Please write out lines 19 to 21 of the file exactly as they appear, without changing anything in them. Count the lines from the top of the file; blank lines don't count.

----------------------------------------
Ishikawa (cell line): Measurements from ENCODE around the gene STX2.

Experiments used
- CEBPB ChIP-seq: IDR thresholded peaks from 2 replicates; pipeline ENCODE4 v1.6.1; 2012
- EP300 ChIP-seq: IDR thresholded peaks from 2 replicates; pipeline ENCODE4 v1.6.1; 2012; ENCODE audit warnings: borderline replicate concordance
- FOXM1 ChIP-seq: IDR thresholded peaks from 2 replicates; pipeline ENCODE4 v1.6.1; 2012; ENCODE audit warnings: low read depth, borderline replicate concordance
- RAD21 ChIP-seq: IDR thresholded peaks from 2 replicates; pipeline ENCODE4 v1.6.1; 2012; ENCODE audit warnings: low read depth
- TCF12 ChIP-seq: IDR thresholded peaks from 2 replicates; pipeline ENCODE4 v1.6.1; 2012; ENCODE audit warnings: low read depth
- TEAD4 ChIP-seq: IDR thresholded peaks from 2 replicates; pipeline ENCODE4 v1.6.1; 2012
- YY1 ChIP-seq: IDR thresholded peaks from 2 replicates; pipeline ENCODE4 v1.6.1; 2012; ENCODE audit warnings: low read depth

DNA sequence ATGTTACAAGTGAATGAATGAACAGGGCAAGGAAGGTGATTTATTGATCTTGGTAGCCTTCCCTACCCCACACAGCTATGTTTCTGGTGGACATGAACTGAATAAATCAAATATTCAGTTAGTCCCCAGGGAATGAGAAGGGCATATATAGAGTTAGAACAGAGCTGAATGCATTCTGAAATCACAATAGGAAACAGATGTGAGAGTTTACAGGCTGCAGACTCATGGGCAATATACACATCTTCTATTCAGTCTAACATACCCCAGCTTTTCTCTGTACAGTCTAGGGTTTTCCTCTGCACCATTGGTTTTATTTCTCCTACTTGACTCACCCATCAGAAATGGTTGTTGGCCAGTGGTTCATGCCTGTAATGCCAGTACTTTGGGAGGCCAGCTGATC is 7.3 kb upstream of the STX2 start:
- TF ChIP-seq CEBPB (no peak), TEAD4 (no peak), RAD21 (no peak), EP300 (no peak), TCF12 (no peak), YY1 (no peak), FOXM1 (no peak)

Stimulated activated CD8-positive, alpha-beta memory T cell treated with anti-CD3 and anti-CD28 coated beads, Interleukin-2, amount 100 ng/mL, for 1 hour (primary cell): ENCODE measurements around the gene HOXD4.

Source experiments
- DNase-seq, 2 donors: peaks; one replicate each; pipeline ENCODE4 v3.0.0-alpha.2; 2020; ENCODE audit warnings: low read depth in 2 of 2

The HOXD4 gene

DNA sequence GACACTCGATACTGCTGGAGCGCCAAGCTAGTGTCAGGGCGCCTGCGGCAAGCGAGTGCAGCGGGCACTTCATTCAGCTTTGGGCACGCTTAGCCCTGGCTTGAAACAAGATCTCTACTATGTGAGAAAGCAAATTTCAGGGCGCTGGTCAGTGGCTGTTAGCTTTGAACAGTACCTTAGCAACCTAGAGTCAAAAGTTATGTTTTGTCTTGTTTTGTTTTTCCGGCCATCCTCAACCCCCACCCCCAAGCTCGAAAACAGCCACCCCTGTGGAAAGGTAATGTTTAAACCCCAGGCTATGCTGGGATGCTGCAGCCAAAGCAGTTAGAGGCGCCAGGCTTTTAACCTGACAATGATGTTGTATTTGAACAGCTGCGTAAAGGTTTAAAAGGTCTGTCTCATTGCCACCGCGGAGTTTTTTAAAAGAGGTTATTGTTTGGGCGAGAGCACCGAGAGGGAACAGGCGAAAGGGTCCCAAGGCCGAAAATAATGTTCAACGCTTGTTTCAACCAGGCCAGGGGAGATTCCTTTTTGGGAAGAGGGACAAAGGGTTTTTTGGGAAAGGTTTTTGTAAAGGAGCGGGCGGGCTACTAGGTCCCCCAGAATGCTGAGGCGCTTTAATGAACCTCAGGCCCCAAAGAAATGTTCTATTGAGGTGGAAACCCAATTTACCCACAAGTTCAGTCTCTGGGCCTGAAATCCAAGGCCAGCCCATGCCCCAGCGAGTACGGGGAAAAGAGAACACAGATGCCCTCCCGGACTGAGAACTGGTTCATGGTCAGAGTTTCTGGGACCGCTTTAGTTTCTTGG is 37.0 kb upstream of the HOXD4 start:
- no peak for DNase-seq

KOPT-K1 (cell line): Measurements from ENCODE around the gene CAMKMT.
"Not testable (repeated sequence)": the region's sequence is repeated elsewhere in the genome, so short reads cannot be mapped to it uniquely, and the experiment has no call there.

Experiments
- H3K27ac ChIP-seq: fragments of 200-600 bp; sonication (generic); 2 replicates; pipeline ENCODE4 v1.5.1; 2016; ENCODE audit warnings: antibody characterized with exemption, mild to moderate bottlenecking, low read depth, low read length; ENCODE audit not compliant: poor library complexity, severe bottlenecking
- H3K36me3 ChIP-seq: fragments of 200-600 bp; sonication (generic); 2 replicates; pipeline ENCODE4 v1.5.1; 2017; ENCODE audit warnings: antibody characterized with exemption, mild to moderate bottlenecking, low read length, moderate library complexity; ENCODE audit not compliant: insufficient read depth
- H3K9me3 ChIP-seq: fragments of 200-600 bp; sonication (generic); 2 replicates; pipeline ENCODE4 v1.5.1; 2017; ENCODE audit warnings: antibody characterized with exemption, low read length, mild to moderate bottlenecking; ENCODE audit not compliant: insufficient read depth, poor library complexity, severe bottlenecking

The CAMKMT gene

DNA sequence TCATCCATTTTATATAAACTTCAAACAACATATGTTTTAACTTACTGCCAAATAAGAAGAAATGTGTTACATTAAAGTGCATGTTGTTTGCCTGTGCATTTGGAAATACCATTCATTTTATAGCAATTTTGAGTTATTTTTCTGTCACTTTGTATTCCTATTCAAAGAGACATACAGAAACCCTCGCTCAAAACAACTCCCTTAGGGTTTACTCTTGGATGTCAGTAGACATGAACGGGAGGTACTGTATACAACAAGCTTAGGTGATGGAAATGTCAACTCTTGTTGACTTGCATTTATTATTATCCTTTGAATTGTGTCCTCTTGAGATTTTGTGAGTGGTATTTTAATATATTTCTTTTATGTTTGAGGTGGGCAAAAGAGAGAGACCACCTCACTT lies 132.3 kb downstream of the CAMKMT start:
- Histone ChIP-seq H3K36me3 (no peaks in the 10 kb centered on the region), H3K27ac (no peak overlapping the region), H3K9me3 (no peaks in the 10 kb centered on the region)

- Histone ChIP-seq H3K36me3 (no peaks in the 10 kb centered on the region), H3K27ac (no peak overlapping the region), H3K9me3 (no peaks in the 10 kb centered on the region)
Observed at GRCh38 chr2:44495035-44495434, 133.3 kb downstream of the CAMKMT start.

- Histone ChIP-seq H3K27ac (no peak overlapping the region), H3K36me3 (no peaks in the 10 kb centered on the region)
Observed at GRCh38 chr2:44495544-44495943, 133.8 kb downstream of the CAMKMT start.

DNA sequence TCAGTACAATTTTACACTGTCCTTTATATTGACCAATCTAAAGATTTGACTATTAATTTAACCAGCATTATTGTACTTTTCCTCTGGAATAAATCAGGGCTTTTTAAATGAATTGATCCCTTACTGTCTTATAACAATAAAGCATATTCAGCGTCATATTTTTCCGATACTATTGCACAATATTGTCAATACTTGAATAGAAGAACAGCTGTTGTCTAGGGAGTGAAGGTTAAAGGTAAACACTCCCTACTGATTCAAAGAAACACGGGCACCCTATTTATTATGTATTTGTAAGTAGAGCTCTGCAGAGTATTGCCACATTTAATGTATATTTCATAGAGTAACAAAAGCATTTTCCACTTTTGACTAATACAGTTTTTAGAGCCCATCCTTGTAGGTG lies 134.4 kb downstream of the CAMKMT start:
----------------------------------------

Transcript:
"Not testable (repeated sequence)": the region's sequence is repeated elsewhere in the genome, so short reads cannot be mapped to it uniquely, and the experiment has no call there.

Experiments
- H3K27ac ChIP-seq: fragments of 200-600 bp; sonication (generic); 2 replicates; pipeline ENCODE4 v1.5.1; 2016; ENCODE audit warnings: antibody characterized with exemption, mild to moderate bottlenecking, low read depth, low read length; ENCODE audit not compliant: poor library complexity, severe bottlenecking